he’s visited every county in the district — often, he jokes,
sleeping in Walmart parking lots. “If you want change, you’re
going to have to get uncomfortable,” he said during his stump
speech. “I promise you, for the last 15 months, I’ve been

Before the parade, as participants gathered in a parking lot off the
main procession route, Cynthia Paschen, the wife of Scholten’s
primary opponent, John Paschen, told The Intercept that she didn’t
hesitate to support Scholten after her husband’s loss. Between the
candidate’s character and his platform, she explained, it was a
no-brainer. Her affection for the candidate bordered on maternal —
perhaps looking to play matchmaker, she noted to a reporter that
Scholten was still single.


It was difficult to tell whether the audience was more excited about
getting Steve King out of office or about the heady empowerment of
independent grassroots fundraising.

Later, an Iowa State University crowd applauded as Scholten riffed
about the climate crisis and whooped as he referenced debt-free
college. But the biggest applause line followed his pronouncement that
he’d out-fundraised his opponent, King, 2-to-1 — without taking
corporate PAC money. Opposition to King, who notoriously
[https://www.vox.com/2018/6/28/17506880/steve-king-twitter-racism-congress-republicans] courts
white supremacist news outlets and retweets neo-Nazis, was a popular
theme at campaign stops throughout the weekend. The Sioux City
Journal, which had for years endorsed King, flipped this year to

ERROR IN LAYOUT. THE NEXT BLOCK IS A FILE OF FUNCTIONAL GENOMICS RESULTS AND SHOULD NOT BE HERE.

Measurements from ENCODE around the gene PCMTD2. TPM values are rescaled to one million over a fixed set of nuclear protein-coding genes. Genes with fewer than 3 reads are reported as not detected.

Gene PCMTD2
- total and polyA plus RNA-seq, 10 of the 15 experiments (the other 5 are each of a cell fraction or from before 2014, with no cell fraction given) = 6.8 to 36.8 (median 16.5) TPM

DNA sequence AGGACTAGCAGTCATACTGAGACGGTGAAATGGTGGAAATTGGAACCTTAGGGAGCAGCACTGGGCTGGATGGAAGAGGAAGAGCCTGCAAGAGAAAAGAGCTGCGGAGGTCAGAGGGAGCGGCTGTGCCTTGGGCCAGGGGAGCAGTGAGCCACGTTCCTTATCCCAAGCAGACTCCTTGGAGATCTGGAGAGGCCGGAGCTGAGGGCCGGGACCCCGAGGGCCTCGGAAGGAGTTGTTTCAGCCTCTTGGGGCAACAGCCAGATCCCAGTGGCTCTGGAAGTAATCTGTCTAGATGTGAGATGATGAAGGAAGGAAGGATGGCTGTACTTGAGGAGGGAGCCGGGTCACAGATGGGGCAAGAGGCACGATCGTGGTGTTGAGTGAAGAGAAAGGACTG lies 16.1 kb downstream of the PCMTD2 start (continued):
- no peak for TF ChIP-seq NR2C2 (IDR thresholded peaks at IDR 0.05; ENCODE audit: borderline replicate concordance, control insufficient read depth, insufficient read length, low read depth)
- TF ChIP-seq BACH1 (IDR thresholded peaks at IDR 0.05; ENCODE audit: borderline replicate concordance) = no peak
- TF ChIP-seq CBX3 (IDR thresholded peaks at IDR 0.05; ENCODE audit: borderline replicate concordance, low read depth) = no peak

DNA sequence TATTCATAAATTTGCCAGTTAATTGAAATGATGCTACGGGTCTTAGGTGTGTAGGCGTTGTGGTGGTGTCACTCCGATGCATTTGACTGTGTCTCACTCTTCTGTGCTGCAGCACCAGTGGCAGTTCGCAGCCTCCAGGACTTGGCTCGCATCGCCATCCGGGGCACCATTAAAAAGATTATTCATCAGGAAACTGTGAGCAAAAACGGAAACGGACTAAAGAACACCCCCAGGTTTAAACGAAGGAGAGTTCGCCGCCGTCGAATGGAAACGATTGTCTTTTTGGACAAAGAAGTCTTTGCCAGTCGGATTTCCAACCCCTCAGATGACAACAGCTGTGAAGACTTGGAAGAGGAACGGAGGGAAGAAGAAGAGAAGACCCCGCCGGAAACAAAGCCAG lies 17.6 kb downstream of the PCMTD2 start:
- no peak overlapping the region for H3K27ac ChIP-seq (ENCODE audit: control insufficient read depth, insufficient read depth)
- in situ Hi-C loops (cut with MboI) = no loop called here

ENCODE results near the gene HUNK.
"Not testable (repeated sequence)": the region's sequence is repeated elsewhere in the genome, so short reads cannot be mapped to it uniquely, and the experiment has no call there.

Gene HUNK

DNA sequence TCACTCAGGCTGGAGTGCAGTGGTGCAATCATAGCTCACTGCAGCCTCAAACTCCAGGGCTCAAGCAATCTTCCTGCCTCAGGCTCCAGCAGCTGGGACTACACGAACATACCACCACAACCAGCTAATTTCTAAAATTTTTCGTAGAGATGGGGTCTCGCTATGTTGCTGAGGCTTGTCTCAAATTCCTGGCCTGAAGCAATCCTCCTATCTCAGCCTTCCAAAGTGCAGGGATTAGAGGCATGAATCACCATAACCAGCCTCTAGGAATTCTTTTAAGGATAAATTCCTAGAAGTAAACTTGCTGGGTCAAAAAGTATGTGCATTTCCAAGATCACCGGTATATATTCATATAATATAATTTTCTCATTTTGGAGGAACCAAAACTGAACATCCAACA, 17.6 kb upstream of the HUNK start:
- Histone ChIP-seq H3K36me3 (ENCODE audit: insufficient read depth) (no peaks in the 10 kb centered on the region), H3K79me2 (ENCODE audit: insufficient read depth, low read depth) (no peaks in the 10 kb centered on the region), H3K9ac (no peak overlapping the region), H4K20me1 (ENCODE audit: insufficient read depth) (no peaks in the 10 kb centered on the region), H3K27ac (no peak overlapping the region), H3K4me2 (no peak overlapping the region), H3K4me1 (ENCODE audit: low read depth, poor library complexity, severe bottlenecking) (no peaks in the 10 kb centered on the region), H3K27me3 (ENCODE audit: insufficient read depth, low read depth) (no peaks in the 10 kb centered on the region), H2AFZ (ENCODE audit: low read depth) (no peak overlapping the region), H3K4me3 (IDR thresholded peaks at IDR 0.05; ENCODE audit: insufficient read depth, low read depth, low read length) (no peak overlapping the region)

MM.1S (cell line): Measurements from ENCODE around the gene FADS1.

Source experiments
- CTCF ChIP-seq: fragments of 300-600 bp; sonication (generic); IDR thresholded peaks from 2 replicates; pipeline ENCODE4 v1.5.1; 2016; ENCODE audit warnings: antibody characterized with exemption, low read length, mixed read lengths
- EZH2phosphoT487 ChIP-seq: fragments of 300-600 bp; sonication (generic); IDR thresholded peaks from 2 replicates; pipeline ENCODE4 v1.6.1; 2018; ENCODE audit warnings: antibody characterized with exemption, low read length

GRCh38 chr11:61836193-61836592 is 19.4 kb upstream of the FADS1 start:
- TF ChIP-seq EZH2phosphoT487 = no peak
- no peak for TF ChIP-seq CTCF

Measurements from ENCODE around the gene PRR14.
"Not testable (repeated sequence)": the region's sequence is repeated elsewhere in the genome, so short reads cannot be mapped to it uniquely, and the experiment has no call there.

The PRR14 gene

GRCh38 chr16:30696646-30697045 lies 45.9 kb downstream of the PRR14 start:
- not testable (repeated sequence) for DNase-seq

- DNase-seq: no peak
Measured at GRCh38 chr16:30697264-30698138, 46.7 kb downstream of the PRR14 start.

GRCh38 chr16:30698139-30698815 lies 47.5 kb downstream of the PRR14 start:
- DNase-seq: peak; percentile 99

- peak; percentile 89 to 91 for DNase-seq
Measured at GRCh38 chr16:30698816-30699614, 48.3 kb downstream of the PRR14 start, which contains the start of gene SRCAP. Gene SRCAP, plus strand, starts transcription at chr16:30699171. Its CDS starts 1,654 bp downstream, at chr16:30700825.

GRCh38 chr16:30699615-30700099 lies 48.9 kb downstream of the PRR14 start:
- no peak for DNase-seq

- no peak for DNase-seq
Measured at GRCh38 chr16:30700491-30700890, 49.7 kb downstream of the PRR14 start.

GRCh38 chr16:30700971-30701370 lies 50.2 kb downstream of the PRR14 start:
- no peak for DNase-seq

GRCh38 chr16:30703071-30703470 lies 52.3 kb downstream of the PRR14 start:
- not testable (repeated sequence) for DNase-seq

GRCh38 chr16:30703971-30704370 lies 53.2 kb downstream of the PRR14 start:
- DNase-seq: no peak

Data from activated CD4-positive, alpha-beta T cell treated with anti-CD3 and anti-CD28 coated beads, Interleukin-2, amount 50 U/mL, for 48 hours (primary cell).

support Scholten,
[https://siouxcityjournal.com/opinion/editorial/our-opinion-scholten-represents-best-choice-in-th/article_1f6bb4f7-637b-59d0-ab28-95d57eeb0492.html] arguing
that he would “bring no embarrassment to the district.” But on
this occasion, it was difficult to tell whether the audience was more
excited about getting King out of office or about the heady
empowerment of independent grassroots fundraising.

As of October 17, Scholten had raised $1.7 million to King’s
$740,000, according to Federal Election Commission reports; King has
less than $200,000 on hand to spend in the final week, and
Scholten’s television ads are airing unopposed. On Wednesday,
Scholten announced
[https://twitter.com/Scholten4Iowa/status/1057501749181865984] that
he’d raised more than $350,000 in the last 24 hours alone. It
doesn’t appear that the national party will be coming to his rescue:
Rep. Steve Stivers, R-Ohio, who chairs the National Republican
Congressional Committee, cut ties with him on Tuesday.

During the parade in Ames, 75-year-old Bevin Trembly called out
“politicians for sale” while dressed as the Monopoly man, his
costume complete with a white mustache and top hat. He held a sign
that read, “If you can’t afford one, then vote!” Later, he
reappeared at his alma mater, the University of Iowa, in plainclothes
but on message with an ink stamp that read, “Not to be used for
bribing politicians.” He offered to stamp the legal currency of any
interested passersby.

It’s issues like these — corruption, “Medicare for All,” free